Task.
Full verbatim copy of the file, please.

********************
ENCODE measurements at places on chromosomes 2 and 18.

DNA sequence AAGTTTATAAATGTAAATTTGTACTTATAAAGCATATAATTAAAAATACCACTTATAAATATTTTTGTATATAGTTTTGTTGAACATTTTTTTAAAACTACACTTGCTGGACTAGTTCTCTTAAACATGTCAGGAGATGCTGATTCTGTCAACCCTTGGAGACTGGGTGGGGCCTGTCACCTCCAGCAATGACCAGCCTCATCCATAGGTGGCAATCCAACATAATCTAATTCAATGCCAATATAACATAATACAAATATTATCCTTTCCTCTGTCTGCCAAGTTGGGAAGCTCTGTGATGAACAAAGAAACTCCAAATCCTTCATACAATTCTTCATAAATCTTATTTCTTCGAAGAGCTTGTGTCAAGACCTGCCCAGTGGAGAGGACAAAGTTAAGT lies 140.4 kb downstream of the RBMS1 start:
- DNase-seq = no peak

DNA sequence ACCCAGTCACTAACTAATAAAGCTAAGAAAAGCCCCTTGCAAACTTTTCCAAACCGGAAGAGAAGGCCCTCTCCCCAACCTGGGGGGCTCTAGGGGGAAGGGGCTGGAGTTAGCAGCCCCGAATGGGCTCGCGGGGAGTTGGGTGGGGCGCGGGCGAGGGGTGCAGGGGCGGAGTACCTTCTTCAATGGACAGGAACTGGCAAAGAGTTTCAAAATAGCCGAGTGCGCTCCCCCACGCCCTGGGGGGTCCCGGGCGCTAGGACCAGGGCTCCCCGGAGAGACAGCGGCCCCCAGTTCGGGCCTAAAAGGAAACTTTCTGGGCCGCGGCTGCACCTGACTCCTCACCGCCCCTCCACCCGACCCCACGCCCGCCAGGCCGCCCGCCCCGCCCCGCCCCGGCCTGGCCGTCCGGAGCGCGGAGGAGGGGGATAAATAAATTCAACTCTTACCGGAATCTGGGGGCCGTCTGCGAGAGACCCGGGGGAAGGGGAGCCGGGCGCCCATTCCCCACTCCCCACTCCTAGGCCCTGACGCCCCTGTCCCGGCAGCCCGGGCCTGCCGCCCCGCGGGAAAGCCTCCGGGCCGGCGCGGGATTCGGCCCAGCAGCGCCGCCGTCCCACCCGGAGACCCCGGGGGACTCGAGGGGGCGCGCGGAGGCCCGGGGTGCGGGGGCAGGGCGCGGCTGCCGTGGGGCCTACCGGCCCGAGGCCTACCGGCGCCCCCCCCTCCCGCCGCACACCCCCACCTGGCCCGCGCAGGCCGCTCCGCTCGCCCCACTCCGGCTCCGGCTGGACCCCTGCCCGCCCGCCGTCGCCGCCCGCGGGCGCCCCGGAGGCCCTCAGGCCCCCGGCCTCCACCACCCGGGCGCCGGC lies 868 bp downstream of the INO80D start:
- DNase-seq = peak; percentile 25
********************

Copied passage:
ENCODE measurements at places on chromosomes 2 and 18.

DNA sequence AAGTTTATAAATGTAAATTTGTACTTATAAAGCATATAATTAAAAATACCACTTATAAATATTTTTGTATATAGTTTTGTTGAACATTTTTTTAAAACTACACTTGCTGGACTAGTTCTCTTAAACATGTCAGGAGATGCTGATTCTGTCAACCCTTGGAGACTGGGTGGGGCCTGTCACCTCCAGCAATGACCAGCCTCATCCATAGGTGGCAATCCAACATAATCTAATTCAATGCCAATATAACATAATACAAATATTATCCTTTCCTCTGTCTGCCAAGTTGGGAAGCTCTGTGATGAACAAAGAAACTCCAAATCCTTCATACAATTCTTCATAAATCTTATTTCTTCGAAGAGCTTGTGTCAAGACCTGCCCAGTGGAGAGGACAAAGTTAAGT lies 140.4 kb downstream of the RBMS1 start:
- DNase-seq = no peak

DNA sequence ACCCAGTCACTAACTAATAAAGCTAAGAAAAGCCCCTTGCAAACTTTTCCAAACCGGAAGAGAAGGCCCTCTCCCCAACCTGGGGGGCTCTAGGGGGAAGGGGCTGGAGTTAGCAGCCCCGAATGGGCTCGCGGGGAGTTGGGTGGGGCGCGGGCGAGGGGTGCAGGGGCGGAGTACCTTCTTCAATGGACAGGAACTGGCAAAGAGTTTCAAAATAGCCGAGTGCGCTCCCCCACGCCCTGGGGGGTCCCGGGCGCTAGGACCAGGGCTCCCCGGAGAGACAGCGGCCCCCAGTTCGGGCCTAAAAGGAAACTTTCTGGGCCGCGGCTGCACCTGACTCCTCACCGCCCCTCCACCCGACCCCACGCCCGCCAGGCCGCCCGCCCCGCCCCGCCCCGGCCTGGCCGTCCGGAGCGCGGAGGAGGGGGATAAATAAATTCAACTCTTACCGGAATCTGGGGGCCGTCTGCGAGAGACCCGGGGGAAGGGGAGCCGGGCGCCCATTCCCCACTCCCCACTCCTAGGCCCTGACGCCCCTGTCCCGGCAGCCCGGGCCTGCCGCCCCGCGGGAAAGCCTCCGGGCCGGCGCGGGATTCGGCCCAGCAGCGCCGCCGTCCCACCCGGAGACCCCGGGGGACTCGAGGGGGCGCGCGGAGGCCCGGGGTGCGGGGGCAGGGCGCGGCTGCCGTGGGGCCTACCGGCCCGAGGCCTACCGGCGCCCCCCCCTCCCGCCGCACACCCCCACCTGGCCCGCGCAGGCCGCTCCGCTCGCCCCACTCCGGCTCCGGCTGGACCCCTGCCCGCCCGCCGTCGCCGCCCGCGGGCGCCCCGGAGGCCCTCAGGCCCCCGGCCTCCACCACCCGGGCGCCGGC lies 868 bp downstream of the INO80D start:
- DNase-seq = peak; percentile 25